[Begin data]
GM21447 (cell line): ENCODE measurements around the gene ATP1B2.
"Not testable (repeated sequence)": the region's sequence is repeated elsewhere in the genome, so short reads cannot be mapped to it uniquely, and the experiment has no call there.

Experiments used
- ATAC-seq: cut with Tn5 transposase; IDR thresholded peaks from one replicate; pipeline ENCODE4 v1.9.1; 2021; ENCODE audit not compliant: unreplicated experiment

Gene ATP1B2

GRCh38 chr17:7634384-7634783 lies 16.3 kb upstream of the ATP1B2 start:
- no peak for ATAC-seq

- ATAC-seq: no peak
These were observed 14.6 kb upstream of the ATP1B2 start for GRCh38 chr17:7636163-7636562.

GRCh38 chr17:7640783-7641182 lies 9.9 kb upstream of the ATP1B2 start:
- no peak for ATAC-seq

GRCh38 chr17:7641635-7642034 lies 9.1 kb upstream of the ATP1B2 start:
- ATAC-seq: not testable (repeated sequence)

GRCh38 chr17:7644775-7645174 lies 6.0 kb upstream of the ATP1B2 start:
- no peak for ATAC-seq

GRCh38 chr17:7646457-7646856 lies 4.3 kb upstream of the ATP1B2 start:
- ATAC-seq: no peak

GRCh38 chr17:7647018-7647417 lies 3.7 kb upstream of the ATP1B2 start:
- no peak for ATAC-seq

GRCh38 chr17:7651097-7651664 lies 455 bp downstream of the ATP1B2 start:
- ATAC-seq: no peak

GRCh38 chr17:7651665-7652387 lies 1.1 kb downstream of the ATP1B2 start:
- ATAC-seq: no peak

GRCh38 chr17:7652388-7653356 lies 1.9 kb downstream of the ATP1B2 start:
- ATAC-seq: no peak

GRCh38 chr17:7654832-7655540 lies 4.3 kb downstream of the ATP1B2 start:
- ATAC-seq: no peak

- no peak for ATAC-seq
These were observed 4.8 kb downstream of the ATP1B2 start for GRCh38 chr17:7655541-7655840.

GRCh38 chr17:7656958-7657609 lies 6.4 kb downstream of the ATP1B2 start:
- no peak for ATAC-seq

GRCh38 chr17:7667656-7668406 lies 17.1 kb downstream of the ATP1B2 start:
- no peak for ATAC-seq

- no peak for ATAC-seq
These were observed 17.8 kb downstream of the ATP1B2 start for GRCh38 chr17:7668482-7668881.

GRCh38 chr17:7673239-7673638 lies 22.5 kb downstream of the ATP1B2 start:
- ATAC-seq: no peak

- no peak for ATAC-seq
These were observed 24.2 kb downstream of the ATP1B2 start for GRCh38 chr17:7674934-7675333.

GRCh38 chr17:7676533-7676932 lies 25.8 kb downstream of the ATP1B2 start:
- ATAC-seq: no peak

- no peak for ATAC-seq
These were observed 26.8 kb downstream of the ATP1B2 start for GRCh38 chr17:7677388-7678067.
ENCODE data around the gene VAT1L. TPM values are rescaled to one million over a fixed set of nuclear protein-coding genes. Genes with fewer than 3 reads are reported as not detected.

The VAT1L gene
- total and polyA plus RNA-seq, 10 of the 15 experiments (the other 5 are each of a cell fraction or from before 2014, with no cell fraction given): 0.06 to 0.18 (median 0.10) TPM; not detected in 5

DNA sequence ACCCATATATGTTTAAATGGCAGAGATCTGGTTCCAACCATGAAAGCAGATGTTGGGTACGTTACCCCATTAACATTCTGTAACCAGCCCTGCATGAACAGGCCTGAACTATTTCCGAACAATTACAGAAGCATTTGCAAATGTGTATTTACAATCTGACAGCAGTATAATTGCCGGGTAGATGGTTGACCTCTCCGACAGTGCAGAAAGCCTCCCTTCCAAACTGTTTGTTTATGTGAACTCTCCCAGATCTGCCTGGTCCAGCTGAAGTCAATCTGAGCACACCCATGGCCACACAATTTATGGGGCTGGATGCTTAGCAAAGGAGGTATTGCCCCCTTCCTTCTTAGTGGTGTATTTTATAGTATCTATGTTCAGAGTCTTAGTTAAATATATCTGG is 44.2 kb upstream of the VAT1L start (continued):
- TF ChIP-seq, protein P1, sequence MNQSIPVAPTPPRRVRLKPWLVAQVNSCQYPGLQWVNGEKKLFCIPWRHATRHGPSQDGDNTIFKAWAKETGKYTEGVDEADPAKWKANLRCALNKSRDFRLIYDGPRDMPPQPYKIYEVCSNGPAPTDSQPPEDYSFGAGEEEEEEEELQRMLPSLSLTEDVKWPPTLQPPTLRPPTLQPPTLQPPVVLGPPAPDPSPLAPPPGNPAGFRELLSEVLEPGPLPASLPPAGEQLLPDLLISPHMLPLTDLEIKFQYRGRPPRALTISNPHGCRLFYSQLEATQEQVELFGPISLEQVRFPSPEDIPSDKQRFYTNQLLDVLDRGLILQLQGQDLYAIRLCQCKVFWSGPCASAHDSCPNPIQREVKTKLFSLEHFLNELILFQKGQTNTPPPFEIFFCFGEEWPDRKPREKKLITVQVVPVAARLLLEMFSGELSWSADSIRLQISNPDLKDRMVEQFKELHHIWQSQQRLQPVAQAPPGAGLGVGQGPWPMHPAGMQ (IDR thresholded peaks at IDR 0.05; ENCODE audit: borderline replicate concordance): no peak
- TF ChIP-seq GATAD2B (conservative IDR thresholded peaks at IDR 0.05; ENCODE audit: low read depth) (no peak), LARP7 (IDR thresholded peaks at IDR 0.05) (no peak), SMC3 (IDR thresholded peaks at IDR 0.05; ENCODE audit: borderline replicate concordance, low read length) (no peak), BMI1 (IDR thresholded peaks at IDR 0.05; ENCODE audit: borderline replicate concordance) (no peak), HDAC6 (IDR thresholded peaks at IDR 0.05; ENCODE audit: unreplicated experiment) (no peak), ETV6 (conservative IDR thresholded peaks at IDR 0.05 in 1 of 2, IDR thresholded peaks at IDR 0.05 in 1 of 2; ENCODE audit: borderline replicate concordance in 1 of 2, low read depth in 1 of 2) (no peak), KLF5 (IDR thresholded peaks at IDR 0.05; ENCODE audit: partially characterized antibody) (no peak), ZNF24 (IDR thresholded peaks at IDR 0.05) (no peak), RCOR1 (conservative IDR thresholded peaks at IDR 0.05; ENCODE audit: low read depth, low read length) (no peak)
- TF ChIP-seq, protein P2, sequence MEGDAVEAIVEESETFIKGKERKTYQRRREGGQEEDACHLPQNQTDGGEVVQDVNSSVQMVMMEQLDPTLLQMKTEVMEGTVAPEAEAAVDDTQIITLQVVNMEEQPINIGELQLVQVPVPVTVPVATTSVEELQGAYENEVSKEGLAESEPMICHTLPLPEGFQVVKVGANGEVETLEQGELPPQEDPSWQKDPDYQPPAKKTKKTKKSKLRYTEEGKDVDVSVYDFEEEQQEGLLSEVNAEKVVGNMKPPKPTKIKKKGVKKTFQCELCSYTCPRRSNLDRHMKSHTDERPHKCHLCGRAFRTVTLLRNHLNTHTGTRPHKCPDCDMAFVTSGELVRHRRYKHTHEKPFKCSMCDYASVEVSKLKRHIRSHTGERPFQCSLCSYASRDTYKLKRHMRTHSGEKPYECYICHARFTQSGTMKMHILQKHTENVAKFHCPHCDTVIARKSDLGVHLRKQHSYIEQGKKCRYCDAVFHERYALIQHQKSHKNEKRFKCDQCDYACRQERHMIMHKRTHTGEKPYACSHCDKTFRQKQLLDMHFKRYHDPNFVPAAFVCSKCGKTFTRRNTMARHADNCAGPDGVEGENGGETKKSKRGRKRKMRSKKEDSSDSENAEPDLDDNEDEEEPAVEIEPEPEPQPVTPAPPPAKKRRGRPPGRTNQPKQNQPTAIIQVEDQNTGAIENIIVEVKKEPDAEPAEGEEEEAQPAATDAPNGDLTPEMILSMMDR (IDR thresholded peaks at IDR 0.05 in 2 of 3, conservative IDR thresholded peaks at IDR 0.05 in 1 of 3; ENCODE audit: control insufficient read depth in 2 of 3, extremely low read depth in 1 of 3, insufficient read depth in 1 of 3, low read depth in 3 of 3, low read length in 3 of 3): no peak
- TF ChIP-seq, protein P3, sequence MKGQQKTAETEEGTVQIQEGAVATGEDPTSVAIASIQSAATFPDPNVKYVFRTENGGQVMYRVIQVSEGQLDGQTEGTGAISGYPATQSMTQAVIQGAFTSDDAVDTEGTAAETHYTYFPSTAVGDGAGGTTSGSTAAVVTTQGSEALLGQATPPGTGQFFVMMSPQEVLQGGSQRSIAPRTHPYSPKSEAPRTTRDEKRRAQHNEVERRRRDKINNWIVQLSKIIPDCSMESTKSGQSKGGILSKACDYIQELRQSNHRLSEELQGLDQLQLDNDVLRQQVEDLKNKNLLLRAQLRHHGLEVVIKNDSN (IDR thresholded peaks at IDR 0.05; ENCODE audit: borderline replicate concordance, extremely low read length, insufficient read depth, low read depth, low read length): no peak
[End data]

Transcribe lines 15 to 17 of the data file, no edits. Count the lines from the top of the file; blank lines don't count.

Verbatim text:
- no peak for ATAC-seq

GRCh38 chr17:7646457-7646856 lies 4.3 kb upstream of the ATP1B2 start:
- ATAC-seq: no peak